From Publishers Weekly
Starred Review. With a crisp detachment that belies his vulnerability and caring, Stein (The Lonely Patient
) masterfully records the relentless pain—physical and psychological—that brings Lucy Fields, a 29-year-old Vicodin addict, to his door with a peculiarly common modern American condition. Though the literate and likable Brown University med school prof administers another drug that should block the effects of the Vicodin, he readily admits its success is far from perfect. A daunting addiction unfolds; Fields, college-educated and from an intact family, paradoxically defies yet also encompasses the stereotypical drug-user—she is both self-aware and self-destructive. It's Lucy's arc of illness that keeps this haunting narrative moving forward, but it's Stein's clear-eyed compassion that catapults her story from pathetic to sympathetic. To enjoy treating addicts... one needed a sense of irony, the belief that everyone's life vacillated between euphoria and sorrow, Stein says. Experts might disagree on treating addiction, but Stein's prescription is hard to dispute: first treat the illness, and then the aching soul sickness that caused it. To work with addicts is to enter the profession of possibility, he learns. In this uplifting chronicle, Stein celebrates Lucy's victory and his own. (Apr.)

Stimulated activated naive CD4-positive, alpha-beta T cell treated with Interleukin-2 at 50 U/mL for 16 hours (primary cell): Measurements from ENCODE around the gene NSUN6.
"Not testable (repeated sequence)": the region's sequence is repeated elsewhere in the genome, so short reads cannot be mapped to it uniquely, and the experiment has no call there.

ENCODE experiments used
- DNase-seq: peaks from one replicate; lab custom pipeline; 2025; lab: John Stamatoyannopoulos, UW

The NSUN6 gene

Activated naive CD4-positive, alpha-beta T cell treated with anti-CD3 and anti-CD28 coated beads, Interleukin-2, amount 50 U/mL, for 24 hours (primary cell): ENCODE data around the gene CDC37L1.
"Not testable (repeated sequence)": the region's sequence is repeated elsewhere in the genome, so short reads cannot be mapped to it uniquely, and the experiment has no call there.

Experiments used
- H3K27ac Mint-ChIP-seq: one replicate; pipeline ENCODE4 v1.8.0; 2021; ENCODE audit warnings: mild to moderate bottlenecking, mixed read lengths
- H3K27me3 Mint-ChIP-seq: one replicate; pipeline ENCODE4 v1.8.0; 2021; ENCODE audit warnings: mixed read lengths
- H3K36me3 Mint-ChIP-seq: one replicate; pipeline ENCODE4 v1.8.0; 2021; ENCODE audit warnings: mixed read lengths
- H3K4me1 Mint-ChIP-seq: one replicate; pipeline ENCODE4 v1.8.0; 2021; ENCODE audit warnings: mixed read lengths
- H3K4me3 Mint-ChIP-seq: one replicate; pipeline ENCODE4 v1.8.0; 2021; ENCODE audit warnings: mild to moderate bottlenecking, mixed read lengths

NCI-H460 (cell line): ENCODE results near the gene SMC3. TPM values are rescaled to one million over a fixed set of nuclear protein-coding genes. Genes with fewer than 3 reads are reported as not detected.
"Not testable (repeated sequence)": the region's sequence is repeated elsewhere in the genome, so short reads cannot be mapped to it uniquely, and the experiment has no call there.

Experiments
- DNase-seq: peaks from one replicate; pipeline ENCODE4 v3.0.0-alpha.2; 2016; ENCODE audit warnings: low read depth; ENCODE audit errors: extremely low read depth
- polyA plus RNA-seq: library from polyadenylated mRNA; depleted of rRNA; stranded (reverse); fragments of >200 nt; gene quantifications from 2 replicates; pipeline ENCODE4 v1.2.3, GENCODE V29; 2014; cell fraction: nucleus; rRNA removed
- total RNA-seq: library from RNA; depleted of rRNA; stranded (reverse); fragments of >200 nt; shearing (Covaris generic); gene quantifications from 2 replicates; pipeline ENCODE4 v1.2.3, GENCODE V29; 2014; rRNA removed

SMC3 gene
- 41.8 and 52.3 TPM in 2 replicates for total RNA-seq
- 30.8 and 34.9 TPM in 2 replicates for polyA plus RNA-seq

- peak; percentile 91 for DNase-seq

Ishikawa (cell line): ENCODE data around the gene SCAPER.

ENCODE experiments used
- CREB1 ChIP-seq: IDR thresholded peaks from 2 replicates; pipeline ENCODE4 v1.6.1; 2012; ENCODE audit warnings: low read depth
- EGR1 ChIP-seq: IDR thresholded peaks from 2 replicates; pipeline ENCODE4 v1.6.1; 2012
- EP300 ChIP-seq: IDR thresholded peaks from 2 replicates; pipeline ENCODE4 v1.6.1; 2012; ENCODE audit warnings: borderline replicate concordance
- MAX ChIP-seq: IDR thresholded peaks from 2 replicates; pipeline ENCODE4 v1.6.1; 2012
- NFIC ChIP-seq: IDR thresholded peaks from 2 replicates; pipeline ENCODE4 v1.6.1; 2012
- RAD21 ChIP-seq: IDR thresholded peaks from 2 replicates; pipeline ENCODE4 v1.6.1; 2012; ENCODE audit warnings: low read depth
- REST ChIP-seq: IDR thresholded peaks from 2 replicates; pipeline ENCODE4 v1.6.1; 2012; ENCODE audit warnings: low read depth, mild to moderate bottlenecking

Copyright © Reed Business Information, a division of Reed Elsevier Inc. All rights reserved.
--This text refers to an out of print or unavailable edition of this title.
“With a crisp detachment that belies his vulnerability and caring, Stein masterfully records the relentless pain-physical and psychological-that brings a 29-year-old Vicodin addict, to his door … [a] haunting narrative … Stein’s clear-eyed compassion catapults her story from pathetic to sympathetic.” (Publishers Weekly (starred review))